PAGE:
With any acceleration program, there are a number of hoops set up for startups to jump through before getting picked. And with Start-Up Brasil, some of those hoops stray a bit from the norm.

“I will admit the application process was very different than what is typically seen in the United States,” Travis noted. Rather than a simple web application, a detailed proposal was required. Although it required similar content, there was always the fear of disqualification due to formatting issues. Aside from that, the biggest hoop was waiting for the official announcement!”

Both Silveira and Gorenstein agreed that the accelerator selection was a big step in the process. Applying startups are required to list the accelerators they want to work with, and accelerators, in turn, make their own selections as well. This is one of the most unique aspects of the Start-Up Brasil program overall.

As mentioned, Poup will be accelerated by Wayra. Pagapramim will work with Start You Up in Espírito Santo, and Sensimob with Acelera-MG (Fumsoft) in Minas Gerais. Travis clarified that the accelerator’s location within Brazil was not a deciding factor for his company, “Our location in Silicon Valley has never been a requirement (we work from our homes most of the time) and we have international employees, partners, and customers. So our selection of accelerator was never dependent on physical location.”

What did matter? In the case of Poup, a number of factors came under consideration. He highlighted Wayra’s extensive network and the details of the financial deal offered as major drawing points, as well as Telefónica’s support and the accelerator’s São Paulo location (where Poup is based).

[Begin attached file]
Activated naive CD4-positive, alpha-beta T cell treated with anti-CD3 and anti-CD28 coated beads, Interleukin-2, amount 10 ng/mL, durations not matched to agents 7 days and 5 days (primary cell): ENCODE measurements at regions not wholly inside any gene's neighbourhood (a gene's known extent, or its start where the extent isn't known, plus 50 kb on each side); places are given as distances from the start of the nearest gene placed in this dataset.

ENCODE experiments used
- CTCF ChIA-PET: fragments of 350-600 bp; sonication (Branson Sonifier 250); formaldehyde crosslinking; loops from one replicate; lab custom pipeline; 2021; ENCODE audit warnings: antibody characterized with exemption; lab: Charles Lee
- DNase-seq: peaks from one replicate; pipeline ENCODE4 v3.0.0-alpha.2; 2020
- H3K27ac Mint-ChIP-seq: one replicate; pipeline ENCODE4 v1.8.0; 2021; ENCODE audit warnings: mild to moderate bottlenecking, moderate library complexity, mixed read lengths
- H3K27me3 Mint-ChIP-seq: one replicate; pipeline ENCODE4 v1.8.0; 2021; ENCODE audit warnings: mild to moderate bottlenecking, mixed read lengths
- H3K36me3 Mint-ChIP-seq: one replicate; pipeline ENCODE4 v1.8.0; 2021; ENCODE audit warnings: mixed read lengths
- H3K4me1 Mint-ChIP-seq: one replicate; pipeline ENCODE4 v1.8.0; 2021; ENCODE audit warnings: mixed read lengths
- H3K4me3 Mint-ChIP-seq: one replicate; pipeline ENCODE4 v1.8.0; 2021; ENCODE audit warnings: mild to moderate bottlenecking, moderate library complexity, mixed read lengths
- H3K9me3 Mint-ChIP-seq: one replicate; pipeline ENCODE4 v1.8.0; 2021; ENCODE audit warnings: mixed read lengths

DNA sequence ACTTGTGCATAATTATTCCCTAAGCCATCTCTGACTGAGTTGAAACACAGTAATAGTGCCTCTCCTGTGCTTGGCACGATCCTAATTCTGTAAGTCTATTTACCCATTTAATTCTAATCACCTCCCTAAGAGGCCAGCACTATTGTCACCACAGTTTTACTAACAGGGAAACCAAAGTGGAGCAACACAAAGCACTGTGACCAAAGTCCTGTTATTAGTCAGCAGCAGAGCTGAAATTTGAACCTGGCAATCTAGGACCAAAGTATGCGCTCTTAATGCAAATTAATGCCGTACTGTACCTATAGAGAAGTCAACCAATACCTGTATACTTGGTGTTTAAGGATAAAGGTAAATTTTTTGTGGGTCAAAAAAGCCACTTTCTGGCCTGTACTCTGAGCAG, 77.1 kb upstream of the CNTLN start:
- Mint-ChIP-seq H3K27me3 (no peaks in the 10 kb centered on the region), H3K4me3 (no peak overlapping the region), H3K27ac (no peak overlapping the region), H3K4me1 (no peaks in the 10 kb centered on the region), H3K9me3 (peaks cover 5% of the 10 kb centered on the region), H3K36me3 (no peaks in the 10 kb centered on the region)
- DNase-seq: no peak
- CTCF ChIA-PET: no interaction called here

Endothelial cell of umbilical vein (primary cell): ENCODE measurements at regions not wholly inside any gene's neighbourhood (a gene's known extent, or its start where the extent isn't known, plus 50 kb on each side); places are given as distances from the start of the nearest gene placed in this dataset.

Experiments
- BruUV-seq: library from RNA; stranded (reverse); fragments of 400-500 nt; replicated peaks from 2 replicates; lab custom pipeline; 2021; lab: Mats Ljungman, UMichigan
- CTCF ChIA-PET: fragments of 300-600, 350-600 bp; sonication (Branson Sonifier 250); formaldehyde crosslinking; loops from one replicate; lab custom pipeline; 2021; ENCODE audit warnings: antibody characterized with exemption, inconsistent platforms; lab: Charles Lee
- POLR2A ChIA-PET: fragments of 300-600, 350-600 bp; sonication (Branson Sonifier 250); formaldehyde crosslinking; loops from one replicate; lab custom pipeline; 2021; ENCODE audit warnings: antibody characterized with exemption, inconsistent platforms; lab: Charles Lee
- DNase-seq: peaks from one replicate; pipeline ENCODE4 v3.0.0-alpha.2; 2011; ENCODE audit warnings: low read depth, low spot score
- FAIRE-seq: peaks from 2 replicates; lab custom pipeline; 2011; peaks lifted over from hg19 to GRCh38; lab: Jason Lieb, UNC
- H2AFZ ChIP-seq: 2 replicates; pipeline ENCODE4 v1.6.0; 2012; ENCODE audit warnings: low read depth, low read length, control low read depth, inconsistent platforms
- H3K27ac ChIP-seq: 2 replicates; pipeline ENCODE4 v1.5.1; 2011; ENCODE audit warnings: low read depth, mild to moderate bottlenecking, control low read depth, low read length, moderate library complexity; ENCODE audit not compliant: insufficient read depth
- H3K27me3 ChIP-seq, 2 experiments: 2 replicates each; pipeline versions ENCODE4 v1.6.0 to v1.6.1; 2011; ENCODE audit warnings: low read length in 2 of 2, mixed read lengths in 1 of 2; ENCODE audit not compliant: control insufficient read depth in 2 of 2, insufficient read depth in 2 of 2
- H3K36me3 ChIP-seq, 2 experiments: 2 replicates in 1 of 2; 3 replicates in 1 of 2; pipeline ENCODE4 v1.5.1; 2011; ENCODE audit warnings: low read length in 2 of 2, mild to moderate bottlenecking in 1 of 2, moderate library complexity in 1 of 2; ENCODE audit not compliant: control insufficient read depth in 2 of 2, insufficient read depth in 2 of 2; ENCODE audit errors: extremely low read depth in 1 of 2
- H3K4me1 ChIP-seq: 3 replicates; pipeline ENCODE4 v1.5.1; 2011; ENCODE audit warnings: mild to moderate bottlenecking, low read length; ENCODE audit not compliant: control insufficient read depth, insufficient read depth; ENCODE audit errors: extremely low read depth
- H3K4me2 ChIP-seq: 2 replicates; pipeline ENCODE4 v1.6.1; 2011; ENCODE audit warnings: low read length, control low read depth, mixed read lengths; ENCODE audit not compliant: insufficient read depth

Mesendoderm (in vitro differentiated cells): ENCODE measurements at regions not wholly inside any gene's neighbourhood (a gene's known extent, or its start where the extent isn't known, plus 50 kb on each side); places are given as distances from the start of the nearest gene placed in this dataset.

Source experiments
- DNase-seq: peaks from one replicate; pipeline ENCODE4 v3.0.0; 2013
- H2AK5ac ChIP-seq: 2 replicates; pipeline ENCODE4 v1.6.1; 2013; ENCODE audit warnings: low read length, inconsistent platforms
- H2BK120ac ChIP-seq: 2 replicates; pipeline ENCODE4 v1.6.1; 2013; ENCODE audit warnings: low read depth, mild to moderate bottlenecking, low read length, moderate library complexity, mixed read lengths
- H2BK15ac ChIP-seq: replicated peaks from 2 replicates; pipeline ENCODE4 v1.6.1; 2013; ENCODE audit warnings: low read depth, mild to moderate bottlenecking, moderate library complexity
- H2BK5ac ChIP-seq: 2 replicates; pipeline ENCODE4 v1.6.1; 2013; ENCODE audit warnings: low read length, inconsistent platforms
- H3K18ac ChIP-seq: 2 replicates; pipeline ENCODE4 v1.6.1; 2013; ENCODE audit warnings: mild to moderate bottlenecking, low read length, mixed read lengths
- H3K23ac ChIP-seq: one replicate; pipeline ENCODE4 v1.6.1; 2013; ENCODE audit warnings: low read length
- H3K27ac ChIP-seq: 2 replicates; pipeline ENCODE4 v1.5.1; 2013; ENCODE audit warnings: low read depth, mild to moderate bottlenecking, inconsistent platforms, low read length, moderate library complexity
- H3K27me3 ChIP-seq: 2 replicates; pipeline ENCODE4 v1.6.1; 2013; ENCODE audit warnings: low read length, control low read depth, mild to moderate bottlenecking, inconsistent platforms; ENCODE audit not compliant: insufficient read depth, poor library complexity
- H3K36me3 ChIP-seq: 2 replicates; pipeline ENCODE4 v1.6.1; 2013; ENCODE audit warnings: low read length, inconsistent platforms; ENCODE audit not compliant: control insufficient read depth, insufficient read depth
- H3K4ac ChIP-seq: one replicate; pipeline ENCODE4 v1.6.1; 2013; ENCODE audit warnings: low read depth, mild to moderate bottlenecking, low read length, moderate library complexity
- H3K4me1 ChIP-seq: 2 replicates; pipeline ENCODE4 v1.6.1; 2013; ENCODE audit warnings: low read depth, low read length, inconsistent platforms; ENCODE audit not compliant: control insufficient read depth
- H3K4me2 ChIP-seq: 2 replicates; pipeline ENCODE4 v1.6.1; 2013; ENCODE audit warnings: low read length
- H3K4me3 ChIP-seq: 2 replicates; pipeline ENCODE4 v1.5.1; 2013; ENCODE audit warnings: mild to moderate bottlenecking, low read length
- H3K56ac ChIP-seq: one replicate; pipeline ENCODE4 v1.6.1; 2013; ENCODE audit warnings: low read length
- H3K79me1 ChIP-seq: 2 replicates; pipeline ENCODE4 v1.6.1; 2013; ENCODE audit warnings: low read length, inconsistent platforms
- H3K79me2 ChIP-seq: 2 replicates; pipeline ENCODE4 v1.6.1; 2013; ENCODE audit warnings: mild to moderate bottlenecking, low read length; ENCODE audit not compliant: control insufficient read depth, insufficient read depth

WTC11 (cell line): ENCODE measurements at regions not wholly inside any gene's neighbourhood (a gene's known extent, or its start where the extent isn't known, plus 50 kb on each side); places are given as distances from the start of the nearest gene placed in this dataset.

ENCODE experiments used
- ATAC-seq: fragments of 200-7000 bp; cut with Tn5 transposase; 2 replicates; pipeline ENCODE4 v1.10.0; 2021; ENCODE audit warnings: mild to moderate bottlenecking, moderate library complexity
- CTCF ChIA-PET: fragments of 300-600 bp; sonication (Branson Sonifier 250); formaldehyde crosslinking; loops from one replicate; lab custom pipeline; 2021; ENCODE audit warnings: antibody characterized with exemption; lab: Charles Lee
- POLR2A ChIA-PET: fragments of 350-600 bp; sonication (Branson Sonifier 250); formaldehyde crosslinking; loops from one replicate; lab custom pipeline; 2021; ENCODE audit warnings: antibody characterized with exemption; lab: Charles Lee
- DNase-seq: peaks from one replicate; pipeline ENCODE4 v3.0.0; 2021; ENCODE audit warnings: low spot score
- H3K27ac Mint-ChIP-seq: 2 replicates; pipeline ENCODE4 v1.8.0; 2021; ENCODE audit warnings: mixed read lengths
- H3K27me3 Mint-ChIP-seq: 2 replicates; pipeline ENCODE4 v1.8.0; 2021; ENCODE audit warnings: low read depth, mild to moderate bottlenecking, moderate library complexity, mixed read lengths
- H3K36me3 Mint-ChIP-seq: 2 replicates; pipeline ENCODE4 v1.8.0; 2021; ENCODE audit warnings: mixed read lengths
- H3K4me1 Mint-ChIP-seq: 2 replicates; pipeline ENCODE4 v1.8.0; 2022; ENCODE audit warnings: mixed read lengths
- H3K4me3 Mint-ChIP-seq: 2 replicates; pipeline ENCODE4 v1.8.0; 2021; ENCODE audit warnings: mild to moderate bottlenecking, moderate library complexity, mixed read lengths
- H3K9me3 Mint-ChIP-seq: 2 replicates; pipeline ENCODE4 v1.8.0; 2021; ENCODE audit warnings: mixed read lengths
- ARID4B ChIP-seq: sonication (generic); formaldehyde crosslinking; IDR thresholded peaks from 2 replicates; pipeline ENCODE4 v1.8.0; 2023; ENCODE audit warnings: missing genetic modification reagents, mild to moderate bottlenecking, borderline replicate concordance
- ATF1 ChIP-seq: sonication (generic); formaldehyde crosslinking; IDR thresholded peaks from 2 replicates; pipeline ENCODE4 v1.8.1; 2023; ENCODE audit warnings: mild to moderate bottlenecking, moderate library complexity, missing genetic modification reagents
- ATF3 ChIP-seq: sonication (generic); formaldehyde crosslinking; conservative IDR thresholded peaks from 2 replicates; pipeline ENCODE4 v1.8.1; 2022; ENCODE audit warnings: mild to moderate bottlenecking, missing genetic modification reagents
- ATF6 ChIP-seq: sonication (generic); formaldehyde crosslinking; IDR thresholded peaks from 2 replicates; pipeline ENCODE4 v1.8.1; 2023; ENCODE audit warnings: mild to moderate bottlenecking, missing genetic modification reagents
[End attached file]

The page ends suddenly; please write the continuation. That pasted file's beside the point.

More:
What’s Next

The selected startups are now in the final stages of signing contracts and hammering out the details to officially embark in the acceleration process. Not only will they take advantage of local opportunities but also of the possibility to work out of the international Start-Up Brasil hub in the works in Silicon Valley. Silveira outlined his expectations for the program:

Right now we are about to sign the papers and start to work. We are really focused on getting the most of this experience and following all the steps of the program. Start-Up Brasil will last for 12 months, and the chosen companies will have marketing support and international infrastructure in Silicon Valley. From business development and operations to pitching to new potential investors, now is the time to accelerate, roll up our sleeves and get to work.

Beyond growing his own business, Gugenstein also sees Start-Up Brasil as a chance to help Brazil’s startup ecosystem evolve. “I definitely want to help Start-Up Brasil grow stronger, as I think it can really help many startups,” he affirmed.

And as for the international player in the mix, Sensimob, Start-Up Brasil is a prime opportunity to strengthen its grip in one of its major markets. That said, the startup does have a leg up on other international companies in the program in getting into the swing of things in Brazil. Travis noted:

We are lucky.  Both our CTO, Alex, and our angel investor are native Brazilians, and we have several amazing business advisors who help us navigate some of the trickier aspects. That being said, it is certainly an adjustment when one is used to the way business is done in the United States. Our early progress in the country gives us confidence we can effectively penetrate the market.

Start-Up Brasil is just getting up and running, and once acceleration starts, all bets are off. We’ll make sure to stay up-to-speed with the program to see how things turn out.